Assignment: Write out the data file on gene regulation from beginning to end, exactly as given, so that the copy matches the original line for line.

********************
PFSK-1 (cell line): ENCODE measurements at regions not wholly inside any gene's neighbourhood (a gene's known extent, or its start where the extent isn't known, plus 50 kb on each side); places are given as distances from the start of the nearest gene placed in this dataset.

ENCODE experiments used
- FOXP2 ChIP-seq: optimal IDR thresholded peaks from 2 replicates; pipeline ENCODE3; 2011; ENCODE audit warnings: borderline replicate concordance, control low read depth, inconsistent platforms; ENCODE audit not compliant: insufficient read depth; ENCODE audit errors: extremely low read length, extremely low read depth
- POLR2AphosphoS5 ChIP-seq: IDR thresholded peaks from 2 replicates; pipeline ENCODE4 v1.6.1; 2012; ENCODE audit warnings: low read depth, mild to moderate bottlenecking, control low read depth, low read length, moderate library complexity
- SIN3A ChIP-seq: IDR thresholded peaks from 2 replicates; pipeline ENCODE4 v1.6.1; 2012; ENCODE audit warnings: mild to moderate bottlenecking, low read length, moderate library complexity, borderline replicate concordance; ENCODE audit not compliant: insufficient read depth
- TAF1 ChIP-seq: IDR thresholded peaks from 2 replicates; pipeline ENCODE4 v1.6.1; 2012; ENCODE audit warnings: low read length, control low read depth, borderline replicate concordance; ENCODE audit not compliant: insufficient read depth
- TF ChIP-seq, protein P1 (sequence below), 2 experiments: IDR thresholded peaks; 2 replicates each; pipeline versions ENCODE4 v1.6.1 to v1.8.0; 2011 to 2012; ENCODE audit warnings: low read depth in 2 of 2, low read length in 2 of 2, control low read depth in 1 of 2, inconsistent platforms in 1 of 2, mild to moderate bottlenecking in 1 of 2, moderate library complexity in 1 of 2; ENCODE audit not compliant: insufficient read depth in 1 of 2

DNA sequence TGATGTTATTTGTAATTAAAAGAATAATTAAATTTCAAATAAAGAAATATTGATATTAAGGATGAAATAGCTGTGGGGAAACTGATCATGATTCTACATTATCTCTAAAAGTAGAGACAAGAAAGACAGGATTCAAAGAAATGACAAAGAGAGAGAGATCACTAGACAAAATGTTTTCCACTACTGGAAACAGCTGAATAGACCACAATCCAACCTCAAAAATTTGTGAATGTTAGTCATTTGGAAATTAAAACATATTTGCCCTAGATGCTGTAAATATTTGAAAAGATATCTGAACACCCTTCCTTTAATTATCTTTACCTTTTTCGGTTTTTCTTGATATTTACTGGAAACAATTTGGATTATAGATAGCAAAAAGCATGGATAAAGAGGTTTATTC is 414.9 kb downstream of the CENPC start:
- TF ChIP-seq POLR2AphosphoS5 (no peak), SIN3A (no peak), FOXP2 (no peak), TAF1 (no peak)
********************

PFSK-1 (cell line): ENCODE measurements at regions not wholly inside any gene's neighbourhood (a gene's known extent, or its start where the extent isn't known, plus 50 kb on each side); places are given as distances from the start of the nearest gene placed in this dataset.

ENCODE experiments used
- FOXP2 ChIP-seq: optimal IDR thresholded peaks from 2 replicates; pipeline ENCODE3; 2011; ENCODE audit warnings: borderline replicate concordance, control low read depth, inconsistent platforms; ENCODE audit not compliant: insufficient read depth; ENCODE audit errors: extremely low read length, extremely low read depth
- POLR2AphosphoS5 ChIP-seq: IDR thresholded peaks from 2 replicates; pipeline ENCODE4 v1.6.1; 2012; ENCODE audit warnings: low read depth, mild to moderate bottlenecking, control low read depth, low read length, moderate library complexity
- SIN3A ChIP-seq: IDR thresholded peaks from 2 replicates; pipeline ENCODE4 v1.6.1; 2012; ENCODE audit warnings: mild to moderate bottlenecking, low read length, moderate library complexity, borderline replicate concordance; ENCODE audit not compliant: insufficient read depth
- TAF1 ChIP-seq: IDR thresholded peaks from 2 replicates; pipeline ENCODE4 v1.6.1; 2012; ENCODE audit warnings: low read length, control low read depth, borderline replicate concordance; ENCODE audit not compliant: insufficient read depth
- TF ChIP-seq, protein P1 (sequence below), 2 experiments: IDR thresholded peaks; 2 replicates each; pipeline versions ENCODE4 v1.6.1 to v1.8.0; 2011 to 2012; ENCODE audit warnings: low read depth in 2 of 2, low read length in 2 of 2, control low read depth in 1 of 2, inconsistent platforms in 1 of 2, mild to moderate bottlenecking in 1 of 2, moderate library complexity in 1 of 2; ENCODE audit not compliant: insufficient read depth in 1 of 2

DNA sequence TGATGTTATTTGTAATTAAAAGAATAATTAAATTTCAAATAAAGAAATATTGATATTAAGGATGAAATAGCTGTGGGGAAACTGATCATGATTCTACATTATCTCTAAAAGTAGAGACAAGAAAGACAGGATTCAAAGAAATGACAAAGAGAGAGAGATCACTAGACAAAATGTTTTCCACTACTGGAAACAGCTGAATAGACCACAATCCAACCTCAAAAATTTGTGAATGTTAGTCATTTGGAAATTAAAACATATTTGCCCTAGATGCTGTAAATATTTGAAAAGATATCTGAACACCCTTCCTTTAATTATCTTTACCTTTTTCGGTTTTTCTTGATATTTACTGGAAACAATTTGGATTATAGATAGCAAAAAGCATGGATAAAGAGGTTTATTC is 414.9 kb downstream of the CENPC start:
- TF ChIP-seq POLR2AphosphoS5 (no peak), SIN3A (no peak), FOXP2 (no peak), TAF1 (no peak)